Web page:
BY THE LIGHT OF THE SILVERY MOON
A few weeks ago, we decamped to rural Minnesota to spend time with my inlaws after our holiday plans were abruptly changed by omicron. I probably hold an unpopular view, but I love Minnesota in the winter. The snow is deep, the wood fires burn hot and in January, the ice on all 10,000+ lakes is thick enough for ice fishing. And I can't think of anything more romantic than ice fishing—sitting in a handmade ice house, by the light of the silvery moon, listening to the ice crack and expand below you, while drinking hot toddies from a thermos. But I'm a novice at ice fishing and so my father-in-law generously set up a radar to help me understand where under the foot+ of ice the fish were actually located.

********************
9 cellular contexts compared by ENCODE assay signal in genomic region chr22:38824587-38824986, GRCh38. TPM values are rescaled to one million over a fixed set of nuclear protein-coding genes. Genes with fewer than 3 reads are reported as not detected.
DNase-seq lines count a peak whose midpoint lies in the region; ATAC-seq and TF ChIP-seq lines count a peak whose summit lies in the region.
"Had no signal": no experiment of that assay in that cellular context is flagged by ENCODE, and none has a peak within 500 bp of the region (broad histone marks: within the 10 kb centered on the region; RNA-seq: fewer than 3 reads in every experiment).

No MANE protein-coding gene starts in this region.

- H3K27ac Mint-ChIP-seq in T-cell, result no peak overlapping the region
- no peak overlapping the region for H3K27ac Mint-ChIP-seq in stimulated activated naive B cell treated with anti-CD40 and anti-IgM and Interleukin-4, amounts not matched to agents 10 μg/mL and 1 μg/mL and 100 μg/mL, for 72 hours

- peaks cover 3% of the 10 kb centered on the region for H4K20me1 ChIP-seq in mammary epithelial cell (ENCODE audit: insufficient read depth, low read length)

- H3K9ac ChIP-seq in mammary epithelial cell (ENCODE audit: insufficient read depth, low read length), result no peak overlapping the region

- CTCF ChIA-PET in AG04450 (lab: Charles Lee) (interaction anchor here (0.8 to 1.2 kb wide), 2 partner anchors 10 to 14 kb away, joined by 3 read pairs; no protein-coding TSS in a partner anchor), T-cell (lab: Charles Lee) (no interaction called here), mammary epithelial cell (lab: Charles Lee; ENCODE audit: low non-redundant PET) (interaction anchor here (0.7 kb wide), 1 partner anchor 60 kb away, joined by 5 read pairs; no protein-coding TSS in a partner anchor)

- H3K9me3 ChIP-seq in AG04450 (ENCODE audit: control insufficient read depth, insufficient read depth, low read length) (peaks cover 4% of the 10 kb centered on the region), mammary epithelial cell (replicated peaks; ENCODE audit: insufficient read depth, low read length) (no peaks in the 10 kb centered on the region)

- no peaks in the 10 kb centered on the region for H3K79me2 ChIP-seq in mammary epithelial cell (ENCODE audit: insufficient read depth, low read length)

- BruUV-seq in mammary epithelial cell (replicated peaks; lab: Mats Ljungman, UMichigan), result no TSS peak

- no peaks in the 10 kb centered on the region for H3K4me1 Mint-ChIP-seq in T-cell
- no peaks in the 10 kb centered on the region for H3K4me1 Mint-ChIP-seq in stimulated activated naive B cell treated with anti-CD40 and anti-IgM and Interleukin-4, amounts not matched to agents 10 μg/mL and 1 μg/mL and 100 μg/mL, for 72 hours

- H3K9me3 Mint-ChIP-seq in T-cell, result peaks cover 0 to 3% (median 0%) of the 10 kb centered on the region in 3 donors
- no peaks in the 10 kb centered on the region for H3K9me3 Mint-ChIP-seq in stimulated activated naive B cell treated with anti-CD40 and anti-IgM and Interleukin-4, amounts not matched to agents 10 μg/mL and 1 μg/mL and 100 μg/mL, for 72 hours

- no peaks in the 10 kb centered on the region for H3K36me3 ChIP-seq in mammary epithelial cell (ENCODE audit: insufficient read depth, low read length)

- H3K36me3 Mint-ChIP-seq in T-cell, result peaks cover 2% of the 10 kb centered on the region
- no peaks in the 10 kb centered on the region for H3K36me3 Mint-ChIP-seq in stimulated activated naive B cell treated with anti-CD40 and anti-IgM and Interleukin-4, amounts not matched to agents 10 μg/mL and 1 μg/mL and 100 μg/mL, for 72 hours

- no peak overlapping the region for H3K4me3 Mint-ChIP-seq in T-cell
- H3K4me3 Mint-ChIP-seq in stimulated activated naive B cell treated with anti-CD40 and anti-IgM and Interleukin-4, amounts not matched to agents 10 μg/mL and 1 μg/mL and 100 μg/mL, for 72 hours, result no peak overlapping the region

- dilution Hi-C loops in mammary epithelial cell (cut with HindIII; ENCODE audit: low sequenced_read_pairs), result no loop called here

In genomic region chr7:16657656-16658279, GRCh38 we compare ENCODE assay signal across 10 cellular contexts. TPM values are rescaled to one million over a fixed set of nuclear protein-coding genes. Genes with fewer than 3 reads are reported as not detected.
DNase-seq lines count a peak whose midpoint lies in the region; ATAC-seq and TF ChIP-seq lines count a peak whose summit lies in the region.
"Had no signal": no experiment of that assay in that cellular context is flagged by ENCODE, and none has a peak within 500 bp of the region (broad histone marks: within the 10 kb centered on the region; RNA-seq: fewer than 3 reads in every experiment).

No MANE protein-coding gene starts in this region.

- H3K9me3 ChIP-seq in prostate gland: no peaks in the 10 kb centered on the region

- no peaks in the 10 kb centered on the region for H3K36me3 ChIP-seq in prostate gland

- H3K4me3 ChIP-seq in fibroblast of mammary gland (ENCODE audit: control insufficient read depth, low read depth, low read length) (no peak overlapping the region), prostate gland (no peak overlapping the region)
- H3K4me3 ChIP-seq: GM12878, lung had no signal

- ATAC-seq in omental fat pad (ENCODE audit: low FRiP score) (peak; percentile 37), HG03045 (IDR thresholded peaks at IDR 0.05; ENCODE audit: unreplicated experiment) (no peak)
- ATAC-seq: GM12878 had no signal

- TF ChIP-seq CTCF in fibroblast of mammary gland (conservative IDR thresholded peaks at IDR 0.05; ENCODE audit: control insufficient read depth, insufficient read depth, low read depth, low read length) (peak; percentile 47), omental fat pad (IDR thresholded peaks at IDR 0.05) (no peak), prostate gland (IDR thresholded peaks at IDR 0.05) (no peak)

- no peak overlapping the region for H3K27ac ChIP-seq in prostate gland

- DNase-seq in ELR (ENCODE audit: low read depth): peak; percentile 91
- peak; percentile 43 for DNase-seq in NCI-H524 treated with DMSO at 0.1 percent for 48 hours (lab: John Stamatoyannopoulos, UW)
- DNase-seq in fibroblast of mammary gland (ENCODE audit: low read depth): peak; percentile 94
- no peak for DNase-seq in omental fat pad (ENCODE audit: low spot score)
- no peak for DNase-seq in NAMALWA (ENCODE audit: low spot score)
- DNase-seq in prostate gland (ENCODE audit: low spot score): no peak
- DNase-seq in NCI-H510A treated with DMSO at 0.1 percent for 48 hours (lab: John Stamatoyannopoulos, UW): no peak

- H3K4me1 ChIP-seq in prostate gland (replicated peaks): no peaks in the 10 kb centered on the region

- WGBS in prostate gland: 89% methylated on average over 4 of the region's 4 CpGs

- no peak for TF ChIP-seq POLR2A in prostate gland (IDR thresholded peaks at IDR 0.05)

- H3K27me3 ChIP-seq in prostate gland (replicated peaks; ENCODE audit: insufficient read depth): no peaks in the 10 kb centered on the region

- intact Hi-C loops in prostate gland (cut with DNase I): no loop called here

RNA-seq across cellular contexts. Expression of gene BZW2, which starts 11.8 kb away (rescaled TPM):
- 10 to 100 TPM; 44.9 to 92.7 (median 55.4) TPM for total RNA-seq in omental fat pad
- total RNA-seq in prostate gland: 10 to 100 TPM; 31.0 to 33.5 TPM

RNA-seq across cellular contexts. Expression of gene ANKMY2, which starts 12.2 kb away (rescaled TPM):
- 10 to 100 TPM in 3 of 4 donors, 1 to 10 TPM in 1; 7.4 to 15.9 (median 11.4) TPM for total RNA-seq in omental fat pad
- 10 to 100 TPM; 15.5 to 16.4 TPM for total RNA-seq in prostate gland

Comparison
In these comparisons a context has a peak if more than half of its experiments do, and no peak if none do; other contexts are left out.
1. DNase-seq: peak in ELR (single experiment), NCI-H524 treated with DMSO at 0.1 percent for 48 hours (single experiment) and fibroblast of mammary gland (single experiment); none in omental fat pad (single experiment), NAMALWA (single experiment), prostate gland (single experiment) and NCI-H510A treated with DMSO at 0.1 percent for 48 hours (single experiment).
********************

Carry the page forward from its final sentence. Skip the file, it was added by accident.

The radar is a funny thing, you drop a line down the hole you've carved out of the ice and It picks up your line and also the fish that are swarming it. You have to take your eyes off the hole in the ice and focus on the screen of the radar machine to understand what is happening out of sight. You become focused on flashing colored lines and suddenly feel you're playing a video game instead of engaging in a miraculous wonder of nature. I found it almost completely impossible to intuit the depth of my line or the nuance of the fishes' initial nibble, both key factors in making a catch. Instead, I disconnected from that sensemaking and got caught up in trying to get flashing colored lines aligned on a screen. I had lost the purpose, I had undermined my own innate capabilities for sensemaking, and I ultimately became so disillusioned with this "modern way" that I shut it off, pulled it out, and went back to basics which became much more fun, engaging, and mind-expanding (much to my father-in-law's dismay!).